One of the most impressive aspects of the bodybuilder’s physique is the infamous “V” taper. You know, the type of shape that makes it look possible to jump off a cliff, spread your lats, and do a little hang gliding. Think about the physiques of some of the most massive Mr. Olympias... Lee Haney, Dorian Yates, Ronnie Coleman, and Jay Cutler. They all shared one thing in common... backs so wide that each lat had its own zip code!
The thing is, truly wide lats are a rare commodity. Although there always seems to be a long line of trainees toiling away on the lat pulldown machine, serious “stop-and-stare” wings remain uncommon.
So where does the problem lie?
Smart money says the hold-up is due to neglected lower lats (highlighted in red, above). Most lat exercises emphasize the upper lat, up near the armpit – but a simple look at the anatomy makes it clear the lower lat is where all the meat’s at.
Increase recruitment of the lower lats and you'll grow a set of wings that would make Archangel jealous.
The Low Cable “Behind-the-Back” Lat Lever
* Drop the cable to the lowest setting and get into the “deadlift” style stance pictured above.
* Cable in hand (one side at a time), keeping the elbow straight: rotate the arm backward, past your torso and squeeze the hell out of that lat.
* Don’t hunch. Keep the back straight, just as you would during a deadlift.
* Don’t swing, use momentum, bend the arm, or rotate the hips. DON’T CHEAT. Keep it all lat, just like a Lat Press Down.
Lat pull downs, pull ups, and lat-isolation exercises such as the straight arm cable press down all suffer from a range of motion issue – the bar hits the center-line of the trainee’s body, preventing contraction of the lats past that point.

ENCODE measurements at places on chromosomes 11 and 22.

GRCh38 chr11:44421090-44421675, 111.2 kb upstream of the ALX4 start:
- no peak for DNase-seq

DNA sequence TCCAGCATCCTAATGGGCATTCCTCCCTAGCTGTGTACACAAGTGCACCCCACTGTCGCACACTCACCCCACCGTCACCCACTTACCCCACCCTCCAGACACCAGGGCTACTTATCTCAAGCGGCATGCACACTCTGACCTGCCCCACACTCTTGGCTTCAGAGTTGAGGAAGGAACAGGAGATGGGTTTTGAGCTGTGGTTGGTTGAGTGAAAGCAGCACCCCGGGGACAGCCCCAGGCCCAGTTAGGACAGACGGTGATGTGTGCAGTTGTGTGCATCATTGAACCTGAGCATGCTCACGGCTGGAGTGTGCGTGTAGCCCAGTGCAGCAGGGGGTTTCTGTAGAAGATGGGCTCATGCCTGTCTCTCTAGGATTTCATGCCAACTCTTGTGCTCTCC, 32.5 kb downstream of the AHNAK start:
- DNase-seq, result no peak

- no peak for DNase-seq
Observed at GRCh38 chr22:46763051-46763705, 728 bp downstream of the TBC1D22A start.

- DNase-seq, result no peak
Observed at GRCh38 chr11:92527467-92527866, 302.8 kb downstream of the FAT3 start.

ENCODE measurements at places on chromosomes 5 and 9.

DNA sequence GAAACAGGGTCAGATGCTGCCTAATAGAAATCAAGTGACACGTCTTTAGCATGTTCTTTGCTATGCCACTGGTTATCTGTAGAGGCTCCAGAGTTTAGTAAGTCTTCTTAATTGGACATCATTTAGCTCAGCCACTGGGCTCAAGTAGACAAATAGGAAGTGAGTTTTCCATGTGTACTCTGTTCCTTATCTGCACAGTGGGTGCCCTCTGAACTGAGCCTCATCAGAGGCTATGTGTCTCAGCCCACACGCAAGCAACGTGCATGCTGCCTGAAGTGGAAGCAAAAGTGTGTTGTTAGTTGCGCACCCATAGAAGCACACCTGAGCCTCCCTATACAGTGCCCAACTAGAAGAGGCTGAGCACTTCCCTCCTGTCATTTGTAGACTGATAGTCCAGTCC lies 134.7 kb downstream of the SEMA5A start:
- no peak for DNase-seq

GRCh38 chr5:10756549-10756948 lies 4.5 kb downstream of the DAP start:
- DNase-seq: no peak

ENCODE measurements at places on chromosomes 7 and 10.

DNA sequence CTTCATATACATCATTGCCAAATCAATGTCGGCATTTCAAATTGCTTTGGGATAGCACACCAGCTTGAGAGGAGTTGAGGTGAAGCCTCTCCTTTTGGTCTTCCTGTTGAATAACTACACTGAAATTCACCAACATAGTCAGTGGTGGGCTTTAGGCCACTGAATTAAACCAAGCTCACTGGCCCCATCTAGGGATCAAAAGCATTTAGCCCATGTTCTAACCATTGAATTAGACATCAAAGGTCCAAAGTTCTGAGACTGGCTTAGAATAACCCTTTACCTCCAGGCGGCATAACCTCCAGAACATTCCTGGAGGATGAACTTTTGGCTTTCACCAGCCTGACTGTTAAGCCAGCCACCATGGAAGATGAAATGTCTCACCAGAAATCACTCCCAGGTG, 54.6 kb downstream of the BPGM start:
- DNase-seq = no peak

In the case of pull ups/pulldowns, the range of motion stops when the bar hits the chest.
With the straight arm cable press downs, the party stops at the waist or quads. Great for isolating the upper part of the lats… but the lats have more squeeze left in them. They can contract past the center-line. Not taxing the lats fully prevents their muscle fibers from growing to their full potential.
The Standard Lat Press Down, noting where range of motion stops (X) -- before the center-line.
As the graphic above depicts: If the pesky torso wasn’t in the way, the lats could continue contracting.
Try standing arms out in front, like a zombie. Lower them to your sides, where most cable press downs would finish. Now, keeping your arms straight, let them go further behind you, past your body.
Do it right, and you’ll immediately feel your lats contracting, even without any resistance. That final range of motion, as your hands pass your thighs and move behind the center-line of the torso, is where the lower lats contract the hardest – and the Standard Lat Press Down misses it.
The Low Cable Lat Lever hits the range of motion past the center-line to unlock new lower lat growth.
Hit the entire lats from top to bottom: add the Low Cable Lat Lever as a finisher at the end of your next back workout.
And of course, if you're building a better back, don’t forget to deadlift.
Tip: Try the at-home Leg Day exercise that’s so good you’ll do it even when the gym opens up.